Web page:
Ken Miller
Grow Pastor & Minister to Men

Matthew chapter 2

“And you, Bethlehem, land of Judah, are by no means least among the leaders of Judah; but out of you shall come forth a ruler who will shepherd My people Israel.” – Vs 6

The story recorded in this chapter is a familiar one. So familiar that we sometimes look past its significance. In it are contained some very important details regarding Jesus’ birth, His deity, and God’s sovereign plan for the redemption of mankind. But one that often gets overlooked is found in verse 6 where Matthew quotes from the Old Testament book of Micah. He is showing that even the location for the birth of the Messiah was in fulfillment of prophesy. Jesus, the Son of God and the Savior of the world, would be born in an obscure little town called Bethlehem, whose only claim to fame was that it was the birthplace of another important icon of Hebrew history: King David.

But not only does this verse tell us of the Messiah’s birthplace, it tells us of His job description. Jesus will be a shepherd of the people of Israel. So not only do Jesus and David share a common birthplace, they share the same occupation. Over in Psalm 78, we read this of David:

“He also chose David His servant and took him from the sheepfolds; from the care of the ewes with suckling lambs He brought him to shepherd Jacob His people, and Israel His inheritance. So he shepherded them according to the integrity of his heart, and guided them with his skillful hands.” – Vs 70-72

David and Jesus were both shepherds. David started out as a shepherd of sheep, then God made him a shepherd of the people of Israel. Jesus was to take up where David left off. Why? Because, since the time of David, the people had been shepherdless. Over in the book of Ezekiel, God describes them as sheep “scattered for lack of a shepherd” (Ezekiel 34:5).  The truth was, the shepherds of Israel had not been doing their job. In Jeremiah 23:2, God has this to say about the shepherds or unrighteous rulers of Israel:

“ Therefore thus the Lord God of Israel concerning the shepherds who are tending My people: ‘You have scattered My flock and driven them away, and have not attended to them; behold, I am about to attend to you for the evil of your deeds,’ declares the Lord.”

Back in the book of Ezekiel, God had some rather harsh words for these worthless leaders:

“Thus says the Lord God, ‘Woe, shepherds of Israel who have been feeding themselves! Should not the shepherds feed the flock? … Behold, I am against the shepherds, and I shall demand My sheep from them and make them cease from feeding sheep.  So the shepherds will not feed themselves anymore, but I shall deliver My flock from their mouth, that they may not be food for them’” – Ezekiel 34:2, 10

Since the time of David, there had been no godly leadership to shepherd the people of God. Oh, there had been a few, but they had been few and far between.  So God allowed the people of Israel to end up in captivity. He had ended the reign of the kings of Israel. Over the coming years, Israel would find itself persecuted, occupied and controlled by enemy forces, and waiting longingly for their coming Messiah. They were anticipating a conquering king who would rescue them from persecution and restore them to their former greatness. They were looking for another David. And Matthew reminds his Jewish readers that Jesus did come as another David, but not as a conquering king, but as a servant shepherd. Oh, he will rule, but His kingdom will not be of this earth. Jesus, the Messiah, was coming to deliver the flock of God. He came to shepherd, care for, and lead the sheep back to spiritual health.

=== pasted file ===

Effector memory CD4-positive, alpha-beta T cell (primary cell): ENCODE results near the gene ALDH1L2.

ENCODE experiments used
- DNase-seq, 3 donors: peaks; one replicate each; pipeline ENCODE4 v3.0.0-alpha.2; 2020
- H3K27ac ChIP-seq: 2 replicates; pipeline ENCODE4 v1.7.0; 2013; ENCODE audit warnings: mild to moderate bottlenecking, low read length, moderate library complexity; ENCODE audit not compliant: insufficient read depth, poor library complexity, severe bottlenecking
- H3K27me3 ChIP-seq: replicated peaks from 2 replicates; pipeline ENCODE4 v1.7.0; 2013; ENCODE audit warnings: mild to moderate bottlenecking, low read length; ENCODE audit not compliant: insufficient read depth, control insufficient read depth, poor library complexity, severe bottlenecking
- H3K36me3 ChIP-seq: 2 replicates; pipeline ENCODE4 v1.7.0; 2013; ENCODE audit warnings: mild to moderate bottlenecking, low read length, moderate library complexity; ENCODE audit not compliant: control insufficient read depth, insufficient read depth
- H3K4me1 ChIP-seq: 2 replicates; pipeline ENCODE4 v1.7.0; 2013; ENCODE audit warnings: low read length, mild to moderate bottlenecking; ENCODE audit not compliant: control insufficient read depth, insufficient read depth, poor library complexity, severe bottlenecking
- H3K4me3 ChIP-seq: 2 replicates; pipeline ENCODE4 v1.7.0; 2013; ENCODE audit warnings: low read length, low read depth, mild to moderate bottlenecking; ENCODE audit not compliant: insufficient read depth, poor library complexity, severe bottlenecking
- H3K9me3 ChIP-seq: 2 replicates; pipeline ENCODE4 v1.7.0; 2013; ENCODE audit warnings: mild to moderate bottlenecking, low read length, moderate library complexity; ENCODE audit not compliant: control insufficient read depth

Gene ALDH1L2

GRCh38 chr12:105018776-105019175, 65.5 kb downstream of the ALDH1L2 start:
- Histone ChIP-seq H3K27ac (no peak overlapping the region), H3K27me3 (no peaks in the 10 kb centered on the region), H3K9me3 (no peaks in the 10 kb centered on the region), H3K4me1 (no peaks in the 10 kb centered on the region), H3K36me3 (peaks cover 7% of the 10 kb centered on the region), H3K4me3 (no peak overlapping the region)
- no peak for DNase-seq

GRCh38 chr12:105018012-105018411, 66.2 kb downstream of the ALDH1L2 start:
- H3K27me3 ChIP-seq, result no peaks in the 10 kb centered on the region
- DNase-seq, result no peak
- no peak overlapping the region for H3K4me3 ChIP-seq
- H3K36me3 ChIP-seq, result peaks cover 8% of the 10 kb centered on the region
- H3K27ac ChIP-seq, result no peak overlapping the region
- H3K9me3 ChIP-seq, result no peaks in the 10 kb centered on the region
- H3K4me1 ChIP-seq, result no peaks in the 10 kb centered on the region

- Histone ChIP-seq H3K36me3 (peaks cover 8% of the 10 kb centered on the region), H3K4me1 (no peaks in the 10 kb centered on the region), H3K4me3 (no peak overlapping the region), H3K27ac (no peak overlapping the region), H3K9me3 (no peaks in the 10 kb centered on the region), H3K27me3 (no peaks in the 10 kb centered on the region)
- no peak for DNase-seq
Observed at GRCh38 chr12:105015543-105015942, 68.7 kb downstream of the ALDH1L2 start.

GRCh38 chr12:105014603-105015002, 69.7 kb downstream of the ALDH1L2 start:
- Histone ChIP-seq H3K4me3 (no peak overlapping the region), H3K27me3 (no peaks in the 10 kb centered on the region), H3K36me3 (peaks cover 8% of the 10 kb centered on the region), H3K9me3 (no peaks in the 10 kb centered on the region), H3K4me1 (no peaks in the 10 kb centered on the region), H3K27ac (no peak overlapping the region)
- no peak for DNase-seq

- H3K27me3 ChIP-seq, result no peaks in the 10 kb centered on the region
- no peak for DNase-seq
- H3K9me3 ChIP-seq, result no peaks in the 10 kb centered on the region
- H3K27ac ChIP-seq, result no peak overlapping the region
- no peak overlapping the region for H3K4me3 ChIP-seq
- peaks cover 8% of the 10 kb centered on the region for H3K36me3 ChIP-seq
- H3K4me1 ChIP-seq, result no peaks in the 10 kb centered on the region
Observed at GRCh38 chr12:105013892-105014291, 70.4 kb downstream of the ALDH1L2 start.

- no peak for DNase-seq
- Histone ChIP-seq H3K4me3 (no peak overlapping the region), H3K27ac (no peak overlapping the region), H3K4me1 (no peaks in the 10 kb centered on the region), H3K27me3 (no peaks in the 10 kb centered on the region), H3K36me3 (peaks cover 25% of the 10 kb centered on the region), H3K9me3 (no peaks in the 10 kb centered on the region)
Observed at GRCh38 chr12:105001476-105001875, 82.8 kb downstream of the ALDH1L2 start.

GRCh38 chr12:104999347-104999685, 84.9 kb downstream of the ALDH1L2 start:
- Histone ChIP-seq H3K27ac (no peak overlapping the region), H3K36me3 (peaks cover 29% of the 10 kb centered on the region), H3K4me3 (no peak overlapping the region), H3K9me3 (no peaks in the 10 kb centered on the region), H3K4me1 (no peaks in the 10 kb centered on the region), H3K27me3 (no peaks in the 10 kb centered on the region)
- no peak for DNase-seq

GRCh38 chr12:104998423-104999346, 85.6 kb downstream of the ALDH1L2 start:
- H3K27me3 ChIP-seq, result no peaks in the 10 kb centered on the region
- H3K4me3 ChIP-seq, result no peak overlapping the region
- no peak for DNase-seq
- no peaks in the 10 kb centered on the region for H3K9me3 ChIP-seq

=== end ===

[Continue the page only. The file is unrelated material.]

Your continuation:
Just take a look at a few of these verses that describe Jesus the shepherd:

“I am the good shepherd; the good shepherd lays down His life for the sheep.” – John 10:11

“Now the God of peace, who brought up from the dead the great Shepherd of the sheep through the blood of the eternal covenant, even Jesus our Lord, equip you in every good thing to do His will…” – Hebrews 13:20-21

“And when the Chief Shepherd appears, you will receive the unfading crown of glory.” – 1 Peter 5:4

“For you were continually straying like sheep, but now you have returned to the Shepherd and Guardian of your souls.” – 1 Peter 1:25

“They will hunger no longer, nor thirst anymore; nor will the sun beat down on them no any heat; for the Lamb in the center of the throne will be their shepherd, and will guide them to springs of the water of life; and God will wipe every tear from their eyes.” – Revelation 7:16-17

Jesus is the good shepherd, the great shepherd, and the chief shepherd. He is the one who has come to restore God’s people to a right relationship with Him. He has come to gather the lost and heal the sick and wounded. He came to lay down His life for the sheep.

Father, thank You for sending Your Son, the Great Shepherd, to find me when I was lost and restore me to a right relationship with You. He loves me, guides me, feeds me, and protects me. Thank you that when men could not shepherd Your sheep, You provided the one, true shepherd – Jesus Your Son. Amen

Ken Miller
Grow Pastor & Minister to Men